So instead of the red shift being due to the velocity of the galaxy it is due to the expansion of space itself and of the wavelength of the photon?

    am i starting to get it right????
     
  13. Jul 21, 2012 #12

    Chalnoth

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    Rather the inferred velocities don't make much sense.
     
  14. Jul 21, 2012 #13
    right, so the velocities needed to explain the red shifts would be too great.....were these assumed velocities approaching light speed?
     
  15. Jul 21, 2012 #14

    Chalnoth

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    It's the other way around. Too small. These objects measured to be too far away to be explained by their inferred velocities by assuming the redshift is due to the Doppler shift. If we instead infer their velocities based upon their distances, the further away galaxies are and always have been receding at faster than the speed of light.
     
  16. Jul 21, 2012 #15

    phinds

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    Yes you are.

    As Chalnoth said, the problem would be with the velocities. When the ACTUAL event occurred, the items emitting the light were moving at a slow pace relative to c, and then the photons were effectively slowed by the expansion, BUT if you use DOPPLER red shift, then the objects themselves would have had to be moving at 3c which is impossible.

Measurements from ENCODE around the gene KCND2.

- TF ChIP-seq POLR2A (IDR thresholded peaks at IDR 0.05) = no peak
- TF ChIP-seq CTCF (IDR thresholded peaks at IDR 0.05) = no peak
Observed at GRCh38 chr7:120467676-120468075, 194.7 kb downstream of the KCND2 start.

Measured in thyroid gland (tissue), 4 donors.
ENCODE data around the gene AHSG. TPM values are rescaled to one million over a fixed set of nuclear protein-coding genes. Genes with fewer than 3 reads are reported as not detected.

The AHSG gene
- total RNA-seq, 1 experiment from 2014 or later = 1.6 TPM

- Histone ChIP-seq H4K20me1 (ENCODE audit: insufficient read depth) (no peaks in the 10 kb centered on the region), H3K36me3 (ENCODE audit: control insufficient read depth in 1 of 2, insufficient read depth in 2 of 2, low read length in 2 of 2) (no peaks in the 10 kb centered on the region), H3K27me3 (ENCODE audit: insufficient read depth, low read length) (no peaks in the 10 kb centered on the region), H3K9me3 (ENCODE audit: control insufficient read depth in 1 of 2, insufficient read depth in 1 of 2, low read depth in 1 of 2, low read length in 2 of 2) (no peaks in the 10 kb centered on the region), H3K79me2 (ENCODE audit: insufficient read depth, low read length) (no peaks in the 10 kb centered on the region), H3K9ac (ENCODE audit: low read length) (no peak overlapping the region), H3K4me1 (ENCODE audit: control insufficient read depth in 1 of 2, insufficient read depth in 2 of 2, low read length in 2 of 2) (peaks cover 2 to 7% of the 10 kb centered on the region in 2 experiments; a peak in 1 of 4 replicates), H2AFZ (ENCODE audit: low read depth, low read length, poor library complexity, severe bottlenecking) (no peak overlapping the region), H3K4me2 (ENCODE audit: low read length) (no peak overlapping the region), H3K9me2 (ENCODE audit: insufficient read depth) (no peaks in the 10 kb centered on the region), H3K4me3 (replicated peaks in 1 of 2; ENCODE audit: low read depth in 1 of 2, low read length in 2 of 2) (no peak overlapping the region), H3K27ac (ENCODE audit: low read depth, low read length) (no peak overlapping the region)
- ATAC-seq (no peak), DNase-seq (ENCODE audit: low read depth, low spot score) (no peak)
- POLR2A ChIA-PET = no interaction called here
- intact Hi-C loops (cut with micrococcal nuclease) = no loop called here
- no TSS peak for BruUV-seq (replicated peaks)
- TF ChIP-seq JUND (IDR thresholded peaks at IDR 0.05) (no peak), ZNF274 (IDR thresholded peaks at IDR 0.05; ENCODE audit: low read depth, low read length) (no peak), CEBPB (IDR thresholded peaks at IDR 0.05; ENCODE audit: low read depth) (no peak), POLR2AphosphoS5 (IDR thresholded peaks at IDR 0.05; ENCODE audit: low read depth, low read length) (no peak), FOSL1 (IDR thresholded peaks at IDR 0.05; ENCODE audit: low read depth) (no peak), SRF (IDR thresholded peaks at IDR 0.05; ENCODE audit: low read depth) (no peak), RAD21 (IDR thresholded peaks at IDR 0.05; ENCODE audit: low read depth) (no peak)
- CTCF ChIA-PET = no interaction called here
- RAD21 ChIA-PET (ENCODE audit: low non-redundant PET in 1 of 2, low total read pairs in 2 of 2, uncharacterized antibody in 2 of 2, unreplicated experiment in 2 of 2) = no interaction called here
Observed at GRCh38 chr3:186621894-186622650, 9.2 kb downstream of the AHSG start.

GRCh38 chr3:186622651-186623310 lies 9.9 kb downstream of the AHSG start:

17. Jul 21, 2012 #16
    hmmm....
    so where does the energy go when the photon wavelength expands?
    and is this red shift the only evidence that we have of an expanding universe?
     
  18. Jul 21, 2012 #17
    No. We have a ridiculous amount of evidence for an expanding universe. See 'Observational Evidence' here to see a potion:

    http://en.wikipedia.org/wiki/Big_Bang#Observational_evidence

    Also, see our FAQ:

    https://www.physicsforums.com/showthread.php?t=506993

    The redshift is usually the first mentioned in cosmology because it was the first evidence of an expanding universe.

    In terms if the photons, the conservation of energy isn't exact in cosmology. We also have a FAQ on this:

    https://www.physicsforums.com/showthread.php?t=506985

    Finally, we have a FAQ for your questions about redshift and why it is cosmological. See here:

    https://www.physicsforums.com/showthread.php?t=506994 [Broken]
     
    Last edited by a moderator: May 6, 2017
  19. Jul 22, 2012 #18
    A point not mentioned so far is that in the distant past, the universe was 'matter dominated'....that is, when stuff was close enough together for gravity to be relatively strong between matter. So it was easy for cosmic 'dust' to coalesce into planets, stars,etc
    As space expands, that attraction weakens as distances between, say galaxies, increases....
    As space expands galaxies and planet and star formation will slow down, then eventually stop forming.....it will be cold,dark, 'empty'....

    a brief explanation is here:
    http://en.wikipedia.org/wiki/Matter-dominated_era

    You can also see a little more via 'radiation dominated era' in Wiki.
     
    Last edited: Jul 22, 2012
  20. Jul 22, 2012 #19

    Chalnoth

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    That's not what that means. The era of matter domination was the era where matter (normal matter + dark matter) made up most of the energy density in the universe.
     
  21. Jul 22, 2012 #20
    ok let me read some of this stuff and get back....thanks thus far...